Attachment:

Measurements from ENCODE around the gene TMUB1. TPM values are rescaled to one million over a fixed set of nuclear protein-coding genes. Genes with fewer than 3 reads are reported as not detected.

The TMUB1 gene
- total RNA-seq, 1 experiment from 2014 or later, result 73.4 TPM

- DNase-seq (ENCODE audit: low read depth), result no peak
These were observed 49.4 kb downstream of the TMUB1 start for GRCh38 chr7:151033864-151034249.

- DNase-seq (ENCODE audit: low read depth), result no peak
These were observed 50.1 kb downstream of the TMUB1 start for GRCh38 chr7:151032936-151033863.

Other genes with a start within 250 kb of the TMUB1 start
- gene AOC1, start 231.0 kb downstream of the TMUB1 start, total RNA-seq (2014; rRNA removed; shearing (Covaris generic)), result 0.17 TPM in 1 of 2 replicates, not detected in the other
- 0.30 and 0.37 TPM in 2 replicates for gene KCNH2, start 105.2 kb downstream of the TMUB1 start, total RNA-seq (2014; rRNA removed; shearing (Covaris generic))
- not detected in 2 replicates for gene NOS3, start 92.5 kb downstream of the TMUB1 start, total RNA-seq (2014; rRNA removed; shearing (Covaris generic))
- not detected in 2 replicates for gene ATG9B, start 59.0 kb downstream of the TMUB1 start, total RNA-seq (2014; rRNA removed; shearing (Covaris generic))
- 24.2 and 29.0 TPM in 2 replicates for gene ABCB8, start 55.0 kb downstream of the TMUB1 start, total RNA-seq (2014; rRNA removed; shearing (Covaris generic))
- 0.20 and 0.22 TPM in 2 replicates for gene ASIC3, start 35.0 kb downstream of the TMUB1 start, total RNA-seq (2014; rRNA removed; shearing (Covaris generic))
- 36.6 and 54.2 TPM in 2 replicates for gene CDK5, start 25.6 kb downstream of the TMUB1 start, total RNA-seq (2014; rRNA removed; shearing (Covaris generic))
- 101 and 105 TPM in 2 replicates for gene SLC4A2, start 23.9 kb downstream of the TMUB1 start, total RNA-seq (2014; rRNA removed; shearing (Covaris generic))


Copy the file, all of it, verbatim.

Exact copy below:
Measurements from ENCODE around the gene TMUB1. TPM values are rescaled to one million over a fixed set of nuclear protein-coding genes. Genes with fewer than 3 reads are reported as not detected.

The TMUB1 gene
- total RNA-seq, 1 experiment from 2014 or later, result 73.4 TPM

- DNase-seq (ENCODE audit: low read depth), result no peak
These were observed 49.4 kb downstream of the TMUB1 start for GRCh38 chr7:151033864-151034249.

- DNase-seq (ENCODE audit: low read depth), result no peak
These were observed 50.1 kb downstream of the TMUB1 start for GRCh38 chr7:151032936-151033863.

Other genes with a start within 250 kb of the TMUB1 start
- gene AOC1, start 231.0 kb downstream of the TMUB1 start, total RNA-seq (2014; rRNA removed; shearing (Covaris generic)), result 0.17 TPM in 1 of 2 replicates, not detected in the other
- 0.30 and 0.37 TPM in 2 replicates for gene KCNH2, start 105.2 kb downstream of the TMUB1 start, total RNA-seq (2014; rRNA removed; shearing (Covaris generic))
- not detected in 2 replicates for gene NOS3, start 92.5 kb downstream of the TMUB1 start, total RNA-seq (2014; rRNA removed; shearing (Covaris generic))
- not detected in 2 replicates for gene ATG9B, start 59.0 kb downstream of the TMUB1 start, total RNA-seq (2014; rRNA removed; shearing (Covaris generic))
- 24.2 and 29.0 TPM in 2 replicates for gene ABCB8, start 55.0 kb downstream of the TMUB1 start, total RNA-seq (2014; rRNA removed; shearing (Covaris generic))
- 0.20 and 0.22 TPM in 2 replicates for gene ASIC3, start 35.0 kb downstream of the TMUB1 start, total RNA-seq (2014; rRNA removed; shearing (Covaris generic))
- 36.6 and 54.2 TPM in 2 replicates for gene CDK5, start 25.6 kb downstream of the TMUB1 start, total RNA-seq (2014; rRNA removed; shearing (Covaris generic))
- 101 and 105 TPM in 2 replicates for gene SLC4A2, start 23.9 kb downstream of the TMUB1 start, total RNA-seq (2014; rRNA removed; shearing (Covaris generic))